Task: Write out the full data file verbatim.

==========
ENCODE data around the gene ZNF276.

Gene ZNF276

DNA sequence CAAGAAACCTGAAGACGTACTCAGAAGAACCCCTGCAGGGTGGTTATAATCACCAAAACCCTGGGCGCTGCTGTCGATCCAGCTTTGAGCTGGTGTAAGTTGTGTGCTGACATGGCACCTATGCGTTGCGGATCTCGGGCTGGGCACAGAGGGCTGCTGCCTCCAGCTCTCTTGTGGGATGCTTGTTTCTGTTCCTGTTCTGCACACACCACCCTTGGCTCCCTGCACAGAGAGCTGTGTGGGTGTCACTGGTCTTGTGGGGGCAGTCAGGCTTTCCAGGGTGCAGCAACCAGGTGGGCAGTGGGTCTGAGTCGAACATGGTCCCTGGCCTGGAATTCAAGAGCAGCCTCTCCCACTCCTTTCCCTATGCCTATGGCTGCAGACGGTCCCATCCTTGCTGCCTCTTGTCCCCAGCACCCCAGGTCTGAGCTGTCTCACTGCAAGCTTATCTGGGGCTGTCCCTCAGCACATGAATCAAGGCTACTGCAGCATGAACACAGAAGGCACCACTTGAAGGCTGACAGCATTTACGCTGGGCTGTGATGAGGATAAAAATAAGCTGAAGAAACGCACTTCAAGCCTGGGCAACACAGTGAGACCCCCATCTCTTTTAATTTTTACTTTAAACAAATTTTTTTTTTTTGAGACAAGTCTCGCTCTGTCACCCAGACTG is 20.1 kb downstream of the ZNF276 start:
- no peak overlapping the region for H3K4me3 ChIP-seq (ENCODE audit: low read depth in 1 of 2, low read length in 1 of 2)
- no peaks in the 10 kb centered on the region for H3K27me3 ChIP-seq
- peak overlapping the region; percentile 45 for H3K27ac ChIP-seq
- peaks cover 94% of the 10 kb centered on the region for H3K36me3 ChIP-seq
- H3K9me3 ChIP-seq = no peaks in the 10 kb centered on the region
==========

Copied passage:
ENCODE data around the gene ZNF276.

Gene ZNF276

DNA sequence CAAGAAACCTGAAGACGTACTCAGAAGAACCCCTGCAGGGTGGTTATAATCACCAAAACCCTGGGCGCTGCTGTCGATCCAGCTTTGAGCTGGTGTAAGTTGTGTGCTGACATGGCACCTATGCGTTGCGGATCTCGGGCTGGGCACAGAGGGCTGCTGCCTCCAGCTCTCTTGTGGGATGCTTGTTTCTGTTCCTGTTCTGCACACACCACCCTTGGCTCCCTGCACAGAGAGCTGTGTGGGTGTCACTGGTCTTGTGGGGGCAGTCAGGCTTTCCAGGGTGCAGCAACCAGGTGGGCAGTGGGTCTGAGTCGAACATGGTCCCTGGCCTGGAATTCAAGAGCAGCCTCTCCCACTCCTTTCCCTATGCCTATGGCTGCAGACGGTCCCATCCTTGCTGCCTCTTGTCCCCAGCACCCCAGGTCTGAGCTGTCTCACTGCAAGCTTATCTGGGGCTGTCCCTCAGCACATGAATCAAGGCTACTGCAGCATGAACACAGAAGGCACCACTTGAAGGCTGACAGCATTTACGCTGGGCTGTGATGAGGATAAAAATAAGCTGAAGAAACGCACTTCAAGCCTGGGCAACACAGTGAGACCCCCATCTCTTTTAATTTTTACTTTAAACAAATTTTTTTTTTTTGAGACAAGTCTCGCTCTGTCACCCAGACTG is 20.1 kb downstream of the ZNF276 start:
- no peak overlapping the region for H3K4me3 ChIP-seq (ENCODE audit: low read depth in 1 of 2, low read length in 1 of 2)
- no peaks in the 10 kb centered on the region for H3K27me3 ChIP-seq
- peak overlapping the region; percentile 45 for H3K27ac ChIP-seq
- peaks cover 94% of the 10 kb centered on the region for H3K36me3 ChIP-seq
- H3K9me3 ChIP-seq = no peaks in the 10 kb centered on the region